10.10.10 is an innovative program that combines 10 wicked problems, 10 prospective CEOs, and 10 days together in Denver. The bigger the problems the bigger the opportunities, and they’re intent on finding the most massive problems out there and empowering CEOs to create solutions. The first program launches in August, 2014 and is the first of its kind.

I had the chance to sit down with Founder Tom Higley and Managing Director Nicole Gravagna at Thrive LoDo last week. Nicole is also the co-author of Venture Capital for Dummies, and the former Director of Operations at the Rockies Venture Club. Tom is an 8-time CEO, having founded or co-founded 6 of those companies. He has also been a mentor for TechStars, Galvanize, and other startup CEOs. Once, when he was between CEO gigs, he got a call from Brad Feld about the next opportunity – ServiceMetrics – that Tom sold 18 months later for $280 million.

However, many CEOs find themselves stuck in that lull between exiting a company and their next great project. 10.10.10 is a program for those CEOs in that interim – when they know they want to do something big and new, but aren’t sure what it is yet.


What makes 10.10.10 different than an accelerator like Y Combinator or TechStars?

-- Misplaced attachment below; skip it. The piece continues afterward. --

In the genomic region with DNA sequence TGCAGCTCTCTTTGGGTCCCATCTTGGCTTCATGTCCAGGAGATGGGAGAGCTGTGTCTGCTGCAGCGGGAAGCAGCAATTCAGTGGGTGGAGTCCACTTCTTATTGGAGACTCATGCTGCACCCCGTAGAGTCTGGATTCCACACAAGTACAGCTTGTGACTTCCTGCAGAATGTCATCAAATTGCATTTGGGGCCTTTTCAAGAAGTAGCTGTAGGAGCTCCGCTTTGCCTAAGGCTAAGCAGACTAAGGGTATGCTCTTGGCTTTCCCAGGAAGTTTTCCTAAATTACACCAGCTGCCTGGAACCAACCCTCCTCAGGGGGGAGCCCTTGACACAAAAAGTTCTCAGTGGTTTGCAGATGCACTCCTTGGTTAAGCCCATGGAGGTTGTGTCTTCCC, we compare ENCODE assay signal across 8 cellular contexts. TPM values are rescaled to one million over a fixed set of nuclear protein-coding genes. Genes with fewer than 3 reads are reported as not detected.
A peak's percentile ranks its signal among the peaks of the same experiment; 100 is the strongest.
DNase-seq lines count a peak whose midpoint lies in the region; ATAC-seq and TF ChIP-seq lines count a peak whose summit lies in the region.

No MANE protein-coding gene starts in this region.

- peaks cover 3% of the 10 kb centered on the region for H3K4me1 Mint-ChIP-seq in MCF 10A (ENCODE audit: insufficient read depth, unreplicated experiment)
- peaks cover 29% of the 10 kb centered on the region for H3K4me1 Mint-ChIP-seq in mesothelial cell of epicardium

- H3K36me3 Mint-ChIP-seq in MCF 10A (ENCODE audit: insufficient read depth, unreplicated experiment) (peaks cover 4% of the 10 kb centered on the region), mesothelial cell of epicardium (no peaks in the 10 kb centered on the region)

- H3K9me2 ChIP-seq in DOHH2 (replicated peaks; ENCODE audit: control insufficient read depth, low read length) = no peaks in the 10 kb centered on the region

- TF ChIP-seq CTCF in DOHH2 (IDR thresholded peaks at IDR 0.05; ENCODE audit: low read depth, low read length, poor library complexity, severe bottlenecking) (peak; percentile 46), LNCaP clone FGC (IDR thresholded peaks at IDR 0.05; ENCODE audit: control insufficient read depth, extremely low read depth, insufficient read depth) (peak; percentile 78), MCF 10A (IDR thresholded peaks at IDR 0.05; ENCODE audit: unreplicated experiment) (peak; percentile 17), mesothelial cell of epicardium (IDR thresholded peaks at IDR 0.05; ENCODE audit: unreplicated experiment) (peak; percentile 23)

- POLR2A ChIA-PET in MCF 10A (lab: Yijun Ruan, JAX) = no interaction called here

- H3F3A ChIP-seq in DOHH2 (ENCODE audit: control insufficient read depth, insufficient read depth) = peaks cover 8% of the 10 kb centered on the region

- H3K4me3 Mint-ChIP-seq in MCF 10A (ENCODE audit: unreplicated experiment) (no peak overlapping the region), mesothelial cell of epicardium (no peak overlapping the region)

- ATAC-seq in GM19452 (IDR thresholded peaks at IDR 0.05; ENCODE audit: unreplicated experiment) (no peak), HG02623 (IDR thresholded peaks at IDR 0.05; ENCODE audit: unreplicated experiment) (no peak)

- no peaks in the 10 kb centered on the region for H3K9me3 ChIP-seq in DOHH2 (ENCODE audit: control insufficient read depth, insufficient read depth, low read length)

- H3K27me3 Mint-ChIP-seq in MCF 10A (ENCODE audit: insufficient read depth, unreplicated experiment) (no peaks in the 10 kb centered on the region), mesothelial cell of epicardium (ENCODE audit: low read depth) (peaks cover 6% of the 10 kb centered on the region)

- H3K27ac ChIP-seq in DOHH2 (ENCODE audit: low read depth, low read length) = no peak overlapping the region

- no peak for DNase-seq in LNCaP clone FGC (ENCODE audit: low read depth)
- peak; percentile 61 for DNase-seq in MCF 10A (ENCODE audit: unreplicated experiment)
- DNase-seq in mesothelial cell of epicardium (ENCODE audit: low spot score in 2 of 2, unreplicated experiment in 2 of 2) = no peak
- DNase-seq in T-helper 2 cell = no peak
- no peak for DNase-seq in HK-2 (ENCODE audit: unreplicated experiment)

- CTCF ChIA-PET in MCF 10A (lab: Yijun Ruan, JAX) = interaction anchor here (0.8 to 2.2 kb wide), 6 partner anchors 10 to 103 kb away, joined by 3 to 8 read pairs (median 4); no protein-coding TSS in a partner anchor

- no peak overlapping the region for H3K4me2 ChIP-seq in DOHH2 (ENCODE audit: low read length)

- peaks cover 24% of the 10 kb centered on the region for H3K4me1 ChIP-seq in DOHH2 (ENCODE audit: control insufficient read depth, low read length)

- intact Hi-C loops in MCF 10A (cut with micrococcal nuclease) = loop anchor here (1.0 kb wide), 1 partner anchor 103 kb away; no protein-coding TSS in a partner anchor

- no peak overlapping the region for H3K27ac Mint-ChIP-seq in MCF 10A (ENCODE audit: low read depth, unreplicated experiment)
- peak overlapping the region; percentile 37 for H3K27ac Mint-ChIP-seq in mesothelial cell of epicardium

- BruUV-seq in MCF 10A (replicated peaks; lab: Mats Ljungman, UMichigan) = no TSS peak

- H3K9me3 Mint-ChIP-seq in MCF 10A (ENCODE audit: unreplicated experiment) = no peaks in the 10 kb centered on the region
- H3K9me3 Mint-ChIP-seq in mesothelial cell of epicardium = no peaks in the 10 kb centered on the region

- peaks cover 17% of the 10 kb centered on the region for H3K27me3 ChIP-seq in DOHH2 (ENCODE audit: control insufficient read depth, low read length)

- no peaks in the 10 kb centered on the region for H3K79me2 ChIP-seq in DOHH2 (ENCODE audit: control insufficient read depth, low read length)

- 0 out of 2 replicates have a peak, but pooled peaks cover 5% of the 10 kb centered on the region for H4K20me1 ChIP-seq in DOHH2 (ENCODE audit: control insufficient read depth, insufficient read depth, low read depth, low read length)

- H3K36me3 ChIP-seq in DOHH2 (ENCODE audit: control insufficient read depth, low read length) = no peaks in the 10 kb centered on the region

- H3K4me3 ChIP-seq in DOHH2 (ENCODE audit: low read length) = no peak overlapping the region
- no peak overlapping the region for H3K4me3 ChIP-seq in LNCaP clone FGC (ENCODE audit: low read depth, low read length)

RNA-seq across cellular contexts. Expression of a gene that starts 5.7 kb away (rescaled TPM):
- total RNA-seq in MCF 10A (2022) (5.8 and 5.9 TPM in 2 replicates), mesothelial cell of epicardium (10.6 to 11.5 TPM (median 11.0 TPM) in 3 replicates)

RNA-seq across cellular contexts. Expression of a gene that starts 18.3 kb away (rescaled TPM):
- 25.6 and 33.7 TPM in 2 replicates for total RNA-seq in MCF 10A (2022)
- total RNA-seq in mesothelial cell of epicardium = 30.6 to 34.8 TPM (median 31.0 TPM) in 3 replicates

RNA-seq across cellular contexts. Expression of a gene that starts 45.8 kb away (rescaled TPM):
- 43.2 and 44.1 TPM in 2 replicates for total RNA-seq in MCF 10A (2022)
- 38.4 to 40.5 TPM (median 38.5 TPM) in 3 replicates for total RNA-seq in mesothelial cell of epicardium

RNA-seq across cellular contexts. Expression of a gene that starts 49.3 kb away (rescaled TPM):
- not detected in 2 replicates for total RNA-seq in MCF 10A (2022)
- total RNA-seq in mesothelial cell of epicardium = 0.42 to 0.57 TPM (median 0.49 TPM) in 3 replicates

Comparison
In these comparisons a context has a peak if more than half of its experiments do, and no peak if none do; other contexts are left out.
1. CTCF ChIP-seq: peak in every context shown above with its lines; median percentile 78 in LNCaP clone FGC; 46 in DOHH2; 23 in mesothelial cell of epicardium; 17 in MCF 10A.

Tom: We aren’t looking for teams of people, or ideas, or traction in the marketplace. Instead, we’re looking for the serial or 2nd or 3rd time entrepreneur who has been successful before, and we’re asking them to come to 10.10.10 when they know they’re going to start their next company, but they don’t yet know what it’s going to be about. We want them in that blank slate, that ‘tabula rasa’ mode, so they can be challenged to do a bigger thing than they might otherwise do. They can test with their peers whether the problem/solution set they’re working on is worth the investment. After all, they are making a decision about how to invest the next chapter of their lives.

Instead, we’re looking for something we call ‘validated problems,’ meaning problems where someone is saying ‘yes I have that problem, and yes I would be a paying customer for that solution.’ During the program, we reach out to those affected by the problem and ask them to give input on whether a particular approach to the solution is something that would work for them. That early customer validation piece is really important.


Why is 10.10.10 important?